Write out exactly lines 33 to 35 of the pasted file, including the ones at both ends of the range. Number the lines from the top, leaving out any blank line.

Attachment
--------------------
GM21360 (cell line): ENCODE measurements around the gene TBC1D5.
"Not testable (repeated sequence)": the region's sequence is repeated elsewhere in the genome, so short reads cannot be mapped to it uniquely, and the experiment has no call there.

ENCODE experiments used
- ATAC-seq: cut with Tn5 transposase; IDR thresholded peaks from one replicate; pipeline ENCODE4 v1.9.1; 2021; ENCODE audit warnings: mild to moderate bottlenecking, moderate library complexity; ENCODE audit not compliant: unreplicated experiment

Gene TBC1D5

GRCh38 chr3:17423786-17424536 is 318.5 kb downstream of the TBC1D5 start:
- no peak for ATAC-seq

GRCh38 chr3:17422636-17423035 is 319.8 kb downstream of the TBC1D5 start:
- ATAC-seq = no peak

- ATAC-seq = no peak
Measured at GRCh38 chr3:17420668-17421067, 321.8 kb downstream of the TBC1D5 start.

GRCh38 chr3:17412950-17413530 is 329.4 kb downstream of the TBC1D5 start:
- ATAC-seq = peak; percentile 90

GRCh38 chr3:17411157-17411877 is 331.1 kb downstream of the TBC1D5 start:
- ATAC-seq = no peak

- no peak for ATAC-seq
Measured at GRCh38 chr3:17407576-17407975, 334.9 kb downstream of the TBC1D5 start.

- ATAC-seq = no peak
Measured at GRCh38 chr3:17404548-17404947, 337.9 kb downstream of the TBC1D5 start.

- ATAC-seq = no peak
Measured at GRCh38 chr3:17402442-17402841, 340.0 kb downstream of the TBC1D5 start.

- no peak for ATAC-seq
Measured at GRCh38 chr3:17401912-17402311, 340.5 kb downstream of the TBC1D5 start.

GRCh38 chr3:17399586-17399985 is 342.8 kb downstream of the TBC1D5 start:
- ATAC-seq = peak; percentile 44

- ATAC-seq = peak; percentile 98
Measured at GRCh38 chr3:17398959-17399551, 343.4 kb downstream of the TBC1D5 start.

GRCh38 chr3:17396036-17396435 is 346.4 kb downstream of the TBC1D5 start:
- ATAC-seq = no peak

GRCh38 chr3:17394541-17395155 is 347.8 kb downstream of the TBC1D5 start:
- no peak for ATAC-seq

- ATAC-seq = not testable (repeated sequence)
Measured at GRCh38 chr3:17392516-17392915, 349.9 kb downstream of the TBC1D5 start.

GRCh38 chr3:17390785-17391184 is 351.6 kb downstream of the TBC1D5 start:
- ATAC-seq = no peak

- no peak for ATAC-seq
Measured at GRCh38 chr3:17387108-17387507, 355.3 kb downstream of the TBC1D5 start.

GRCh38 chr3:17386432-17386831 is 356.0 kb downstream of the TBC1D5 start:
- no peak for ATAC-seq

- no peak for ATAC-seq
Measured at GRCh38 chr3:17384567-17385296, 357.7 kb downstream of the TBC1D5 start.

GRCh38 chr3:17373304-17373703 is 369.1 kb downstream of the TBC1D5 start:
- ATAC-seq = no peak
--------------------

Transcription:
Measured at GRCh38 chr3:17392516-17392915, 349.9 kb downstream of the TBC1D5 start.

GRCh38 chr3:17390785-17391184 is 351.6 kb downstream of the TBC1D5 start:
- ATAC-seq = no peak